You know all about the keto diet and have even heard about its plant-based cousin, the ketotarian diet. But what about the Dukan diet? Here’s what you need to know about the weight loss plan (including one very famous diet follower).
So, what is it? Created by French general practitioner and nutritionist Pierre Dukan in the 1970s, the Dukan diet is a high-protein, low-carb eating plan that promises fast (and permanent) weight loss without feeling hungry. It gained popularity in the early 2000s when a Dukan diet book was published and sold millions of copies, as well as in 2011 when it was reported that Kate Middleton used the diet before her wedding.
And how does it work? There are four stages of the diet. The first phase (“attack”) typically lasts two to seven days and gives dieters 68 high-protein foods (like meat and eggs) to choose from with zero carbs allowed. Next is the “cruise” phase where a limited amount of carbs (32 non-starchy vegetables, to be exact) are introduced. The average length of this stage is three days for each pound you want to lose. The “consolidation” phase introduces a few more forbidden foods (like fruit and dairy) plus two celebration meals per week where dieters can eat anything they want (almost—a few restrictions still apply). This lasts five days for every pound lost in the previous phase. Finally, stage four (“stabilization”) allows for foods from all food groups and is about lifetime maintenance.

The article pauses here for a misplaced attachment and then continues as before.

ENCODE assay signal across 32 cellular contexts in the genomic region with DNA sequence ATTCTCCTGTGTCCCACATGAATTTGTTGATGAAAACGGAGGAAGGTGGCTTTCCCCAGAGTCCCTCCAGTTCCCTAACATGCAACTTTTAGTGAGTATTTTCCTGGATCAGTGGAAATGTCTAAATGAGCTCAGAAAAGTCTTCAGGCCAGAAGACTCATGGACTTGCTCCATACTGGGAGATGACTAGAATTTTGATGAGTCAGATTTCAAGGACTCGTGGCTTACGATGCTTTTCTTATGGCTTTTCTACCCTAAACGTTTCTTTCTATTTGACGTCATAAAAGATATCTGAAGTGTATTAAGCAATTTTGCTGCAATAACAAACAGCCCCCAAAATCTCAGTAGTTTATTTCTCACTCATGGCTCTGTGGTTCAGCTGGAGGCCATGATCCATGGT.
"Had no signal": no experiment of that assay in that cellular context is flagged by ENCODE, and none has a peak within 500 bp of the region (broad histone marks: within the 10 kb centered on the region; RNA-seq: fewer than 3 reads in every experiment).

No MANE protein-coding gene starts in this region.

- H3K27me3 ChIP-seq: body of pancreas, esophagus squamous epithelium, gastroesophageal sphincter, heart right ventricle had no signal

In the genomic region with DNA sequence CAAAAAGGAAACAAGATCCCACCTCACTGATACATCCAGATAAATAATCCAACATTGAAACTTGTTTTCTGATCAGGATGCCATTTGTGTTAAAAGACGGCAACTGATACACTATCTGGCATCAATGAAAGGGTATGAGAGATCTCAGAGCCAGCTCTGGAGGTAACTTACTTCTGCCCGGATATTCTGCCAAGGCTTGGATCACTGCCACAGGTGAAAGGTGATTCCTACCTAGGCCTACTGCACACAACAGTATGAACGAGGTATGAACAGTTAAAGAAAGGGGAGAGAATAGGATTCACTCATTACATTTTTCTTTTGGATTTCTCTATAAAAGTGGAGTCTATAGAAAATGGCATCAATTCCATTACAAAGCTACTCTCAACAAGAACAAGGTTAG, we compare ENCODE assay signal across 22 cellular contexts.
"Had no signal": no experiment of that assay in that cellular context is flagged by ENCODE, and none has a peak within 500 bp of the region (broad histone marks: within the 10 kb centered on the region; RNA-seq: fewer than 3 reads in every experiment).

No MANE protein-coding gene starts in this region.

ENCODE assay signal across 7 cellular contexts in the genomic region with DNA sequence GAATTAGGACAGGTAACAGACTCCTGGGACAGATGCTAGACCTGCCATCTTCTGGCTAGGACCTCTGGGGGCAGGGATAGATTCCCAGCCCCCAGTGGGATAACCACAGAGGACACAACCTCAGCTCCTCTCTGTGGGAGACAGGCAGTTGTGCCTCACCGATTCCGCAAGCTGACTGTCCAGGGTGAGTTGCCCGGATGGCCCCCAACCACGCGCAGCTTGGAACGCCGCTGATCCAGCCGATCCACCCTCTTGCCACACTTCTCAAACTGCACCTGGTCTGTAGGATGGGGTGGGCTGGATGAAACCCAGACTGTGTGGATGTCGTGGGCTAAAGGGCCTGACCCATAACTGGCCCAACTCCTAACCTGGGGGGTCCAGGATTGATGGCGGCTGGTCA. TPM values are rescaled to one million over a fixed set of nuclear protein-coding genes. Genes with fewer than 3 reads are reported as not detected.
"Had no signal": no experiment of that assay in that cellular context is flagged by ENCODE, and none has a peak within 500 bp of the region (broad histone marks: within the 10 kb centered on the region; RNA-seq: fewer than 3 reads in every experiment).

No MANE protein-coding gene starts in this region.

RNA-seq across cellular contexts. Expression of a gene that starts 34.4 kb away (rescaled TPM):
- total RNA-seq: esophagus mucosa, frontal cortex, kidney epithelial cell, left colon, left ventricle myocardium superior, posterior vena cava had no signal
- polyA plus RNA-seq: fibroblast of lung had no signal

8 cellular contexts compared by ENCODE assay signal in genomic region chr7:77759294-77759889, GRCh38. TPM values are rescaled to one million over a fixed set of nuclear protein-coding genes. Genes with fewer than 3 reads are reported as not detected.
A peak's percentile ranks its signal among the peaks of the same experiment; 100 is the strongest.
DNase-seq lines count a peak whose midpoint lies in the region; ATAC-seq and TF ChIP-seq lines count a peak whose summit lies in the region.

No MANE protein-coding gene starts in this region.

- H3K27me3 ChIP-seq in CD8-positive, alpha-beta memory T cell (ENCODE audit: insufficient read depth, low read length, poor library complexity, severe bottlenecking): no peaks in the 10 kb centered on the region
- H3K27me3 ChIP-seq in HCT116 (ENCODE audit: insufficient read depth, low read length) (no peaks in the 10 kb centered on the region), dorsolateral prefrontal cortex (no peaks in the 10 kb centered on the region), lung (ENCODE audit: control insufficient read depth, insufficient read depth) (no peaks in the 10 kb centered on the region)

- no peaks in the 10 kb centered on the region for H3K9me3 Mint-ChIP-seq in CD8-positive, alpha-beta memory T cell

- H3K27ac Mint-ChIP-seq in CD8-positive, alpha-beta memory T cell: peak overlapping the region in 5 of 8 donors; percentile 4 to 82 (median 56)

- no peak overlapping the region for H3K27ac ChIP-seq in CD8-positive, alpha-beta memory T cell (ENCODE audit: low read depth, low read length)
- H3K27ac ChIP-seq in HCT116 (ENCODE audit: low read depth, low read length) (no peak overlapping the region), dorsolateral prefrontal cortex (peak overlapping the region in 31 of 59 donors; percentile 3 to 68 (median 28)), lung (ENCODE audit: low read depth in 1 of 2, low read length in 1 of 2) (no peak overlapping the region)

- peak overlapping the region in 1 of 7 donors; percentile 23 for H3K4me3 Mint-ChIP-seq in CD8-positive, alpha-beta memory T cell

Anything else? There are also three rules that you’re advised to follow for the rest of your life in order to keep the weight off—eat three tablespoons of oat bran per day, walk 20 minutes every day and have a “pure protein Thursday” (i.e., eat like you’re in the “attack” phase). Do this, and you’ll shed the pounds and keep them off for good.
Wow. Sounds too good to be true. Annnd it kind of is. U.S. News & World Report named the Dukan diet one of the worst popular diets out there, saying it was “too restrictive, with lots of rules, and there’s no evidence it works.” Yikes. Other nutritionists have issues with the diet allowing diet sodas and artificial sweeteners, plus cutting out good-for-you carbs like brown rice and fruit. Samantha Heller, professor of nutrition and health at the University of Bridgeport, told Women’s Health, “Carbohydrates are the primary source of fuel for our brains, our exercising muscles and most of the cells in our bodies. So why would you want to cut those out?”
Bottom line: You may lose some weight on this diet initially, but it’s not sustainable in the long-term and many experts don’t recommend it. Our verdict? Give this one a miss and opt for a healthier (and less restrictive) eating plan like the Mediterranean diet or the Nordic diet instead. (Because, pasta.)